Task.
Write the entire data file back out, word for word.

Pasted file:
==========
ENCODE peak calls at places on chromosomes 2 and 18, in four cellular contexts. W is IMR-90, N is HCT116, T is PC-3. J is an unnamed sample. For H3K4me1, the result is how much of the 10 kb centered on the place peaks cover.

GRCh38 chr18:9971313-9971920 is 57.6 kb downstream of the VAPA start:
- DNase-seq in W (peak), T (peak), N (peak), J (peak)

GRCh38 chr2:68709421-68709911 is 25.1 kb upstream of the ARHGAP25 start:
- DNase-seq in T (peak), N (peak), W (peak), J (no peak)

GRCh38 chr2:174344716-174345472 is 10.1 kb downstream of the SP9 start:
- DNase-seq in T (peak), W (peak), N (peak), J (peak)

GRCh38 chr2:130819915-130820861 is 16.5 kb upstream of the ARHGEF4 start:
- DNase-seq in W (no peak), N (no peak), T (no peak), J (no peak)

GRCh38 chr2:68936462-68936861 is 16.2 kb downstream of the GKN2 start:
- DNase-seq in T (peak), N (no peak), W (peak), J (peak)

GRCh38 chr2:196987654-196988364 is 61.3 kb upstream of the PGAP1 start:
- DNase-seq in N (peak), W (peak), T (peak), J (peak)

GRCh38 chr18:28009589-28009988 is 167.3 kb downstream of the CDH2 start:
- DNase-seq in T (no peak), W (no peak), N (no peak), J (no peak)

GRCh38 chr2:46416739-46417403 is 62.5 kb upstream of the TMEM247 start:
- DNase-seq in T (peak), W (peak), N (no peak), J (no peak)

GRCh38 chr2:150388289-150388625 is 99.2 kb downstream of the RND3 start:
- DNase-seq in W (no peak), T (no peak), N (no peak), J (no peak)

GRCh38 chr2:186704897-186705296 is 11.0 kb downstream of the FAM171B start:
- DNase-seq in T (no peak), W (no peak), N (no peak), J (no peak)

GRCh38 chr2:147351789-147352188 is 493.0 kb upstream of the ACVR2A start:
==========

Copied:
ENCODE peak calls at places on chromosomes 2 and 18, in four cellular contexts. W is IMR-90, N is HCT116, T is PC-3. J is an unnamed sample. For H3K4me1, the result is how much of the 10 kb centered on the place peaks cover.

GRCh38 chr18:9971313-9971920 is 57.6 kb downstream of the VAPA start:
- DNase-seq in W (peak), T (peak), N (peak), J (peak)

GRCh38 chr2:68709421-68709911 is 25.1 kb upstream of the ARHGAP25 start:
- DNase-seq in T (peak), N (peak), W (peak), J (no peak)

GRCh38 chr2:174344716-174345472 is 10.1 kb downstream of the SP9 start:
- DNase-seq in T (peak), W (peak), N (peak), J (peak)

GRCh38 chr2:130819915-130820861 is 16.5 kb upstream of the ARHGEF4 start:
- DNase-seq in W (no peak), N (no peak), T (no peak), J (no peak)

GRCh38 chr2:68936462-68936861 is 16.2 kb downstream of the GKN2 start:
- DNase-seq in T (peak), N (no peak), W (peak), J (peak)

GRCh38 chr2:196987654-196988364 is 61.3 kb upstream of the PGAP1 start:
- DNase-seq in N (peak), W (peak), T (peak), J (peak)

GRCh38 chr18:28009589-28009988 is 167.3 kb downstream of the CDH2 start:
- DNase-seq in T (no peak), W (no peak), N (no peak), J (no peak)

GRCh38 chr2:46416739-46417403 is 62.5 kb upstream of the TMEM247 start:
- DNase-seq in T (peak), W (peak), N (no peak), J (no peak)

GRCh38 chr2:150388289-150388625 is 99.2 kb downstream of the RND3 start:
- DNase-seq in W (no peak), T (no peak), N (no peak), J (no peak)

GRCh38 chr2:186704897-186705296 is 11.0 kb downstream of the FAM171B start:
- DNase-seq in T (no peak), W (no peak), N (no peak), J (no peak)

GRCh38 chr2:147351789-147352188 is 493.0 kb upstream of the ACVR2A start: